Revealing Skeleton Clocks
By Mark Frank
Posted August 2012
When most people think of an antique clock, they see an image, perhaps of a wooden-cased grandfather-style clock, or one of the many black slate mantle clocks that adorned the homes of many of our parents and grandparents. However, there was a small subset of antique clocks that were designed to be seen without an external case in order to display the movement as completely as possible. It would not be sufficient to simply pull an ordinary movement from its case and display it under a glass dome. Conventional movements have their wheels between two solid plates, not much to look at. So to make the clock visually interesting, the plates themselves are cut out, sometimes referred to as "fretting," to allow one to see through the plates and further reveal the clockwork within. When this is done for the sake of the clock movement itself being seen without any external conventional case, it is called a “skeleton clock,” and the clock plates are referred to as "frames."
Photo 1: John Bennet, England, c. 1870, thick (7/8 inch), massive gilded,
cast-brass plates with deep scrollwork carving, polished edges and interior
stippling, 24 inches, 75 lbs.
Often, this fretwork took on fanciful
designs, from the organic and curvilinear
ivy leaf to the angular architectural styles
based on famous public buildings or
churches. Usually, the focus of the clock is
on the fretted frames. These could become
so elaborate as to nearly obliterate the
wheels’ works between them, to almost
the same degree as would conventional
solid plates (photo 1). On rare occasions,
the frames were minimized and their
design pushed into the background as far
as possible to allow the wheelworks to
come to the fore (photo 2). Sometimes, the
balance between frame and wheelworks
were completely harmonized (photo
3). There are even completely unusual
mechanisms where the clock is only a
part of a larger structure (photo 4). Others
have used unusual materials like cut rock
crystal for the wheel hubs (photo 5).
Photo 4: Unknown maker, England, c. 1890; an orrery containing numerous
celestial indications and continuously driven by a detent chronometer clock,
14 inches in diameter.
Aside from the very early domestic iron
clocks of the 15th century and the English
lantern clocks that followed in the late 17th
and into the 18th centuries which showed
the internal movement simply to save on
materials, the fi rst true skeleton clocks
created solely for the purpose of displaying
the internal mechanism began in France in
the mid 1700s. It wasn’t until the Industrial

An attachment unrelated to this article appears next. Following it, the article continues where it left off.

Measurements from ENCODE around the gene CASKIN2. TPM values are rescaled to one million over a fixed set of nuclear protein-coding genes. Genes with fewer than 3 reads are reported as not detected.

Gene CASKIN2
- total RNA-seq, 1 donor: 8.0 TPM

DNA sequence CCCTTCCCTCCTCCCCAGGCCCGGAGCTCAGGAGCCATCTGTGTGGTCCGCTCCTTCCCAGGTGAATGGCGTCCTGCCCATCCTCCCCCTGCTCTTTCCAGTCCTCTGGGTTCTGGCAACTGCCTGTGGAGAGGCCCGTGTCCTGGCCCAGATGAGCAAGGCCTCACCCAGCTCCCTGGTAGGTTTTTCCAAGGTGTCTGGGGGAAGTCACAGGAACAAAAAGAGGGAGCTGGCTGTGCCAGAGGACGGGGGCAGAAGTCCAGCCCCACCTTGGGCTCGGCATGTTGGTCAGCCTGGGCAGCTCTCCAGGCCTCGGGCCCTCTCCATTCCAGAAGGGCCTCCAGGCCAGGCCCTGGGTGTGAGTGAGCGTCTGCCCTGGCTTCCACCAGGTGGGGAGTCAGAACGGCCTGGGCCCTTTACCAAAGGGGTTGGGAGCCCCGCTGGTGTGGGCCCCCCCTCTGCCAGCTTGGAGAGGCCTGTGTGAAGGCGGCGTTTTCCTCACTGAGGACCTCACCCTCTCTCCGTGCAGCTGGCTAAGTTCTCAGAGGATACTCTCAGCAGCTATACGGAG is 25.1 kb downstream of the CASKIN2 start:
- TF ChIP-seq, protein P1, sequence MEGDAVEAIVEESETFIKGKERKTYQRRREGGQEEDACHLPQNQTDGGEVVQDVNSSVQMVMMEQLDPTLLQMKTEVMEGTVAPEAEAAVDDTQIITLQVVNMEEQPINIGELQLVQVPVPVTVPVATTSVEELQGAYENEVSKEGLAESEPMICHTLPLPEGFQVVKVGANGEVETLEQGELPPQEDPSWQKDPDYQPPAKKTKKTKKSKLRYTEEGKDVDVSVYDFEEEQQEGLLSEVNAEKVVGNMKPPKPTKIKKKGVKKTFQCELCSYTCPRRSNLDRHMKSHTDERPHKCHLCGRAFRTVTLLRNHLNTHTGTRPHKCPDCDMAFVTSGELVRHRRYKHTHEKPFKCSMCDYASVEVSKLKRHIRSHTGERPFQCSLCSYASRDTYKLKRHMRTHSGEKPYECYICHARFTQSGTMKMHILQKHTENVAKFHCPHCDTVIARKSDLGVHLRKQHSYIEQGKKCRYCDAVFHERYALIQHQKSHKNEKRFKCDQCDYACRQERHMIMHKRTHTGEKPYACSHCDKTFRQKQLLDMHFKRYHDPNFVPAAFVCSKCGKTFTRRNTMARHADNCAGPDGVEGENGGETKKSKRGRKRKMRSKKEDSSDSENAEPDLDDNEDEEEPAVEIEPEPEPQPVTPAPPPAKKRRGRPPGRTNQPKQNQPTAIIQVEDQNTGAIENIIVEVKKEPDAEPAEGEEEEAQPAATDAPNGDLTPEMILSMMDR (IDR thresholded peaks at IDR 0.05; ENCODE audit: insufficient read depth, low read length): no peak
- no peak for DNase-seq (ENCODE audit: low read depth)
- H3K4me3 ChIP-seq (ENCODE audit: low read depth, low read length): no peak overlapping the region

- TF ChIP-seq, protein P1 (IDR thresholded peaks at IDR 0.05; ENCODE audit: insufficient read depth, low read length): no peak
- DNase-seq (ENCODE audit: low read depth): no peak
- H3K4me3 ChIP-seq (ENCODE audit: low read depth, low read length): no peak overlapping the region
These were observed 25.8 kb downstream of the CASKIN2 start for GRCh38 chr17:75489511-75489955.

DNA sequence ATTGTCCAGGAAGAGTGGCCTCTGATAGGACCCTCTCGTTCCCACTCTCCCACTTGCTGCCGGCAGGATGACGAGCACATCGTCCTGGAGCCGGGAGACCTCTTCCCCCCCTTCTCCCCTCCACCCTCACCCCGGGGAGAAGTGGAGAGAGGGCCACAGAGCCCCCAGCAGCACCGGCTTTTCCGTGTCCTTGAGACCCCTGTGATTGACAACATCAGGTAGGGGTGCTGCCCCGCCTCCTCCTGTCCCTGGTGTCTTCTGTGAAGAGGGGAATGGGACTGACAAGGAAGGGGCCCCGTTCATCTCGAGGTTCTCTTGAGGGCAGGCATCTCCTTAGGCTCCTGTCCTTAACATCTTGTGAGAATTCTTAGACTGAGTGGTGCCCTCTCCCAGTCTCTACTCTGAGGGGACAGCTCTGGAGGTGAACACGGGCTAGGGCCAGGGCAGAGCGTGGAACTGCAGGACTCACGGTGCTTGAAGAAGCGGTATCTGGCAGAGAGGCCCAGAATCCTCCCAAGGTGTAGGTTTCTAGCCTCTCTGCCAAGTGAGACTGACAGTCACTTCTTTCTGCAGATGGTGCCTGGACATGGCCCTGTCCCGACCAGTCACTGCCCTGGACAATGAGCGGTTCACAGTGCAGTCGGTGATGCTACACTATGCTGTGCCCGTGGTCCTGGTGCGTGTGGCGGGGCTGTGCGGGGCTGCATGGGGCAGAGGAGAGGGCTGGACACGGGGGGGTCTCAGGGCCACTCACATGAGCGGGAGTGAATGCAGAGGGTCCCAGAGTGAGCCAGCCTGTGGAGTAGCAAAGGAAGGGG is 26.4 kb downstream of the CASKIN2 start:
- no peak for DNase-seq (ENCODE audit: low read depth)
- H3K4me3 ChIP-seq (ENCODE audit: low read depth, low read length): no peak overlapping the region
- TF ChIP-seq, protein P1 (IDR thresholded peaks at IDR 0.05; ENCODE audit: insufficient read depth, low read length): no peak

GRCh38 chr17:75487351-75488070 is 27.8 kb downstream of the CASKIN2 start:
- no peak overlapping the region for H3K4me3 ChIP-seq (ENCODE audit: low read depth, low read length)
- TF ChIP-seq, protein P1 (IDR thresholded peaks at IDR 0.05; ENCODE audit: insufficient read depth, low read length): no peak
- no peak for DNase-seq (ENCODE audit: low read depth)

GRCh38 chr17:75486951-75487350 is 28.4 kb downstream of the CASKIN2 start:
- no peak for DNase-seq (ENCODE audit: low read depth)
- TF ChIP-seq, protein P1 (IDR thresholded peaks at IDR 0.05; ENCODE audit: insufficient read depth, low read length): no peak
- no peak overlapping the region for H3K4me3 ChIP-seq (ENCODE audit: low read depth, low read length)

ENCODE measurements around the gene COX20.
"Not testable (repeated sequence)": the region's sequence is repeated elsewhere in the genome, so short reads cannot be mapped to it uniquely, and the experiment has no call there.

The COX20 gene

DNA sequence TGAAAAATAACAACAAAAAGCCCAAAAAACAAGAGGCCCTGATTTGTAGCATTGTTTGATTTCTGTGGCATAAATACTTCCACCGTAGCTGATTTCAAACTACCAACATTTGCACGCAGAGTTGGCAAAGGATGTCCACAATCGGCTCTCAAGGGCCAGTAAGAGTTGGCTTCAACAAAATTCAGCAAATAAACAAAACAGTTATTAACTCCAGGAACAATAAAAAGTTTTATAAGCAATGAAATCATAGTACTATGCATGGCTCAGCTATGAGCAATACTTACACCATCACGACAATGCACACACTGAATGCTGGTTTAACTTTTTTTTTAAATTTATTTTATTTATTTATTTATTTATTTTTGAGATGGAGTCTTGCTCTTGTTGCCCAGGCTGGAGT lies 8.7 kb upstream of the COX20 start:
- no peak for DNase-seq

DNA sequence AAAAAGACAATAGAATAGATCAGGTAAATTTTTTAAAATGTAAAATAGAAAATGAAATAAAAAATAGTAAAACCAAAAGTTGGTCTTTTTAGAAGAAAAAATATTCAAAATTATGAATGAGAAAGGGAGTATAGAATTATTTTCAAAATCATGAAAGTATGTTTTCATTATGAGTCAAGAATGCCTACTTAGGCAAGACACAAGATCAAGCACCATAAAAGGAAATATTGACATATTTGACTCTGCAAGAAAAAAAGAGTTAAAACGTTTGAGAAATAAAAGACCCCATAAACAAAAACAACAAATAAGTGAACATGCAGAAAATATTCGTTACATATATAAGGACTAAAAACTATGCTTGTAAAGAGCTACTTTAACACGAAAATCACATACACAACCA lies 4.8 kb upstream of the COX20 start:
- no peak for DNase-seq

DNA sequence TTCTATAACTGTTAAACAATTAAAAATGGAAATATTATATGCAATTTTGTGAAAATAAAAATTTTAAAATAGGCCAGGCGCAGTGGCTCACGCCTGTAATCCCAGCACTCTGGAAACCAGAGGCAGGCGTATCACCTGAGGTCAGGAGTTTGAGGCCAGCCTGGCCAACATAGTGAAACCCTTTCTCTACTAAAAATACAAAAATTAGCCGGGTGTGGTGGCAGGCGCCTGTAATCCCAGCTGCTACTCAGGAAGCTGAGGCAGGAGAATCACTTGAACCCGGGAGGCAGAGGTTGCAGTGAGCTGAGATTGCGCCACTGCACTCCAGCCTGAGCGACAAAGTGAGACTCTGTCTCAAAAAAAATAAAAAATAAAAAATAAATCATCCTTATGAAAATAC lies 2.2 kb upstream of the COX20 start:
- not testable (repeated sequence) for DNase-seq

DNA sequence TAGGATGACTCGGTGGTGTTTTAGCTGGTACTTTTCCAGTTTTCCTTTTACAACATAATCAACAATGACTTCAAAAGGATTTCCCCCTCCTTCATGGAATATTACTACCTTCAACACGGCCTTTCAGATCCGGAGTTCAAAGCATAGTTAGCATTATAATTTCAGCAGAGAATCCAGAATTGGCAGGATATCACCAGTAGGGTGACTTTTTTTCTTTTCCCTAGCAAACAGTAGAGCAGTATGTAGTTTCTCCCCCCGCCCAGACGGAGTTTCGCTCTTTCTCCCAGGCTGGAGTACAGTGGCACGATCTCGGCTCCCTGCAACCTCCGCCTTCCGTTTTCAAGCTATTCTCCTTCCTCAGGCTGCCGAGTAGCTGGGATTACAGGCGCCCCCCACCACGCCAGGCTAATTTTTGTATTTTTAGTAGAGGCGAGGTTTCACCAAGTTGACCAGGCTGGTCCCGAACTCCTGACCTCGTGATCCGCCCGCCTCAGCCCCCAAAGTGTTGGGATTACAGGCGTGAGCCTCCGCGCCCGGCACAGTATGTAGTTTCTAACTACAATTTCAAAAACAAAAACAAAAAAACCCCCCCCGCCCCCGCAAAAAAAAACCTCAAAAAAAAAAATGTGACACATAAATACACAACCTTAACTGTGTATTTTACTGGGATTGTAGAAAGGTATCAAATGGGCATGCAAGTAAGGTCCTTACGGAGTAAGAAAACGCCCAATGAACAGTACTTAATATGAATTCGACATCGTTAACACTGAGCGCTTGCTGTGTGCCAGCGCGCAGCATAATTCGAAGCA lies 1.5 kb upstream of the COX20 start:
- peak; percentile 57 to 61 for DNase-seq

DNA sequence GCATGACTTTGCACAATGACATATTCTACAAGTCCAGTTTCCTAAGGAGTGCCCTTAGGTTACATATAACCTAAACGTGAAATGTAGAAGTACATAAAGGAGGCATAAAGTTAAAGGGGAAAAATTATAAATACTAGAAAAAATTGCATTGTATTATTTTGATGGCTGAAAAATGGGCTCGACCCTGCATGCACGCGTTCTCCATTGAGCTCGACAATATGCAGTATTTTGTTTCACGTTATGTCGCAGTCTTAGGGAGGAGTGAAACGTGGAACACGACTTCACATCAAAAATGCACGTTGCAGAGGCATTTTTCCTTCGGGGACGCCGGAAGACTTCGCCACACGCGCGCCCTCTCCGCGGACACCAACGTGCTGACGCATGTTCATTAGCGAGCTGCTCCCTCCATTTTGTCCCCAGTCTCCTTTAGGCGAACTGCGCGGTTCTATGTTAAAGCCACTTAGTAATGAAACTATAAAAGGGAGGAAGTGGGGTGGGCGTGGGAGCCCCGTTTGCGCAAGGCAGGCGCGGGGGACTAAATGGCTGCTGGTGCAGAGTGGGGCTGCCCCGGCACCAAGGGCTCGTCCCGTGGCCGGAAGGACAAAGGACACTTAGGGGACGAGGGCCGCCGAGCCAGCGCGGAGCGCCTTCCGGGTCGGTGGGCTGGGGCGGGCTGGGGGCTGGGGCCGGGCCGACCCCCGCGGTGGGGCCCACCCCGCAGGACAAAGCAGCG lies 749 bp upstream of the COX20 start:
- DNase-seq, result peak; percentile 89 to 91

Revolution was in full fl ower during the Victorian Era from roughly 1830 through
1900 that the skeleton clock became
widely popular, especially in England.
Several manufactories, largely located
in the Clerkenwell area of London,
produced a great many varieties of
skeleton clocks to fi t all manner of
household budgets of the day. The newly
introduced machine tools allowed for the
semi-automated process of making what would otherwise be a very time-consuming
and expensive product if made entirely
by pre-industrial methods. The people
who bought them looked upon these as
examples of the Modern Era’s industrial
prowess, similar to the other mechanical
marvel of the day, the steam engine.
For the more upscale, expensive and
complex skeleton clocks, the customer
could order their clock with all manner
of “options” from a retailer’s catalog, not
unlike the way one orders an automobile
today from the dealer’s showroom fl oor.
For example, one could have silvered
appliqués adorn the frame. The various
components holding the wheels and fl y
fans could either be cutout out from a solid
form or have that same part also fretted
within the interior of the part (photo 6).
Photo 6: Smith of Clerkenwell,
England, c. 1850, ivy leaf design.
Complex quarter-striking clock
with four-tune music box tripped
automatically six times per day.
The other major country to produce
skeleton clocks at the time was France.
There, things were quite different. The
general public did not take such a great
fancy to skeleton clocks as did their
counterparts in England, and so, the
production was far less prolifi c and aimed
at a more exclusive clientele. The quality
and materials were generally better than
in England and further refl ected what
one might have expected in the Pre-
Industrial Era. These clocks were also
adorned, as is often the custom in French
clocks, with elaborate enamel dialing